The Taming of the Shrew | Study Guide

William Shakespeare

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The Taming of the Shrew | Act 1, Scene 2 | Summary



Petruchio, who hails from Verona, is freshly arrived at the home of his friend Hortensio in Padua. With him is his servant Grumio (not to be confused with Gremio, the elderly suitor from the last scene). Petruchio orders Grumio to "knock." He means knock on the door, but Grumio takes it to mean "punch me," with predictable results. After a few moments of mild comic violence, Hortensio opens the door and breaks up the fight.

When asked what brings him to Padua, Petruchio announces that he has come to seek his fortune after his father's death. He intends to marry for wealth and asks Hortensio, point-blank, if he can recommend any rich, eligible women to woo. Hortensio says he knows such a woman, but she is "shrewd" and "ill-favored." Petruchio says he doesn't care how old, cold, ugly, or ill-tempered his bride is, so long as she's rich.

Hortensio, realizing that Petruchio is serious, admits that the woman he has in mind is Katherine, who is not only wealthy, but young, educated, and good-looking. "Her only fault," Hortensio says, is her extraordinarily bad temper. Petruchio insists that this is no big deal and asks Hortensio to come along to Baptista Minola's house. Hortensio, who is in love with Bianca, gladly agrees.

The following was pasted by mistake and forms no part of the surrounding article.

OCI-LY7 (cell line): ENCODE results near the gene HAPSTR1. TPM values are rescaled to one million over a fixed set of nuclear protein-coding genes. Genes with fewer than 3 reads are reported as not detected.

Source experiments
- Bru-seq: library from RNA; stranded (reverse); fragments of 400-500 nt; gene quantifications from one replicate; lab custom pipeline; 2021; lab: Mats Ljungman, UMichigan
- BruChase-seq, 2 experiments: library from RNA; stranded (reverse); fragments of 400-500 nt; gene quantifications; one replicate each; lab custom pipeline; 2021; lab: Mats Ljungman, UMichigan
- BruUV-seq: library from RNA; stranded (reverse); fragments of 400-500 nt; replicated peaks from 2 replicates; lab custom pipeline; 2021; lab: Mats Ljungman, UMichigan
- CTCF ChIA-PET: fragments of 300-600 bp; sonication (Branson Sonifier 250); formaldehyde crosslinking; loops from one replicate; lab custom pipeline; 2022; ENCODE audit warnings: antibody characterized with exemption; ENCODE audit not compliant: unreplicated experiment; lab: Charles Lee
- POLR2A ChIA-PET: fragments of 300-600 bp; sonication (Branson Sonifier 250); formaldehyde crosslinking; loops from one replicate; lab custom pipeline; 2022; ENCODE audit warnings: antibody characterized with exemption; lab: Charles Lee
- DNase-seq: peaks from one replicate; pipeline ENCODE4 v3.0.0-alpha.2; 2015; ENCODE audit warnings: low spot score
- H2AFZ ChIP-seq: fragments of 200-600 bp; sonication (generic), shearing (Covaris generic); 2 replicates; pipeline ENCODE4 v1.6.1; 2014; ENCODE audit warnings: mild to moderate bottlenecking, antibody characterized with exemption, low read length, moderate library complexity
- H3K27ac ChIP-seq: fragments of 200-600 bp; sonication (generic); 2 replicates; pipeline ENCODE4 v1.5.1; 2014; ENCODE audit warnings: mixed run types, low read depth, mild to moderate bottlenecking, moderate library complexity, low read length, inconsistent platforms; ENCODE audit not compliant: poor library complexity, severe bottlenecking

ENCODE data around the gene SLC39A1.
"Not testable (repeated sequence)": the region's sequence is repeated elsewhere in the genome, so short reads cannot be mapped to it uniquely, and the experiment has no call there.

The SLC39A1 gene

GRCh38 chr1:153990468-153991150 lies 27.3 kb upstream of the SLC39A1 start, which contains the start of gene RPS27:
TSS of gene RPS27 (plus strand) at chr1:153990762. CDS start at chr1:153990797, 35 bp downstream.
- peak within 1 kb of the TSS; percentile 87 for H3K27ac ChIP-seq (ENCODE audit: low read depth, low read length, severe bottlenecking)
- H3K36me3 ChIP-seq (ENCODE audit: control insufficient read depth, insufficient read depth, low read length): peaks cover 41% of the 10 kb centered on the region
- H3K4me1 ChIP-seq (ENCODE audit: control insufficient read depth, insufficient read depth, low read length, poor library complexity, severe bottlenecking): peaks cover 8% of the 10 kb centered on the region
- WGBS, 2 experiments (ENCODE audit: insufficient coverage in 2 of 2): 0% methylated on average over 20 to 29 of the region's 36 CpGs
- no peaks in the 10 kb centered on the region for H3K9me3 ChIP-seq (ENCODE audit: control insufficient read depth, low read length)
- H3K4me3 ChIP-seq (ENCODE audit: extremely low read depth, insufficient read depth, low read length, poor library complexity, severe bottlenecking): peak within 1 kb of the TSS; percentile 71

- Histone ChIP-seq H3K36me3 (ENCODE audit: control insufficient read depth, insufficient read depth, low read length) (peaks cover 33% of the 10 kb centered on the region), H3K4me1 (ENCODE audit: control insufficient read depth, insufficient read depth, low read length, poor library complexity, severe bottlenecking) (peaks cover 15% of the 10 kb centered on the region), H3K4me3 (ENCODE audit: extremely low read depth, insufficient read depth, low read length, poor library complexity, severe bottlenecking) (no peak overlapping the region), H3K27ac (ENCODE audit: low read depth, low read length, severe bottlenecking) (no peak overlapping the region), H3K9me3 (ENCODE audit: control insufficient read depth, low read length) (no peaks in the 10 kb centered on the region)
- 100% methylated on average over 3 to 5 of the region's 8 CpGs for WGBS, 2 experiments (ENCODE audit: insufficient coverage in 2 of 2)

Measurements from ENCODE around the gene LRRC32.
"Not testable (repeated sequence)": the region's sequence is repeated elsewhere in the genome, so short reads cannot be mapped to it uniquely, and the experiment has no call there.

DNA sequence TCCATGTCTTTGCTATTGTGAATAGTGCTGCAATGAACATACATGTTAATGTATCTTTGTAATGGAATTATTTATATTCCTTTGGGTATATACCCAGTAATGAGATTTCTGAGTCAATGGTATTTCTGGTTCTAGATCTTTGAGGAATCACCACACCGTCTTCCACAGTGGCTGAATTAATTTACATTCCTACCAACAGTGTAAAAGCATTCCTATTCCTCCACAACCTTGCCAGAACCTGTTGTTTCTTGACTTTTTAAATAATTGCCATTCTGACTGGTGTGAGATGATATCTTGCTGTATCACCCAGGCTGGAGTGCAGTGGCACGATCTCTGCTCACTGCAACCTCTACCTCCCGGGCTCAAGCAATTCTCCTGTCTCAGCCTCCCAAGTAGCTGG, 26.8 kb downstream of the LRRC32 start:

This scene mostly serves to develop Petruchio's character. After hearing from Gremio, Hortensio, and Katherine herself in the last scene, the audience has a fair idea of what to expect from Katherine. Now her counterpart is introduced, and the makings of a serious personality clash are set in motion. As her threats to Hortensio suggest, Katherine does not take kindly to suitors in general, and she values her independence. Moreover, her defiance in Scene 1 shows that she is well aware of her father's intention to marry her off as soon as a willing husband can be found. Petruchio is an especially bad fit for her, because he is arrogant, overbearing, and impatient—traits that will mix with Katherine's own short temper like toothpaste and orange juice. Even Petruchio's treatment of his servant reflects poorly on his character, though the "knock me here soundly" lines are usually played for laughs.

In explaining to Hortensio just how much of a gold-digger he is, Petruchio uses a sweeping array of allusions to classical mythology and medieval romance. Probably the most obscure reference is his claim to welcome a wife "as foul as was Florentius' love." This refers to the medieval "Tale of Florent," in which a knight is forced to marry a hideous hag in order to fulfill an oath; a similar story can be found in Chaucer's Canterbury Tales. Age is not a dealbreaker for Petruchio either: she can be "as old as Sibyl," the oracle who, according to Greek myth lived to be a thousand years old. He's even willing to consider a woman as "curst and shrewd" as Xanthippe, the wife of Socrates, who was infamous in classical literature for her constant scolding of her husband. Petruchio may be a fortune-hunter and a cad, but he's evidently very well-read. He also has very little regard for women as a sex and is not likely to fall madly in love with a woman at first sight, like the younger and less experienced Lucentio just did.

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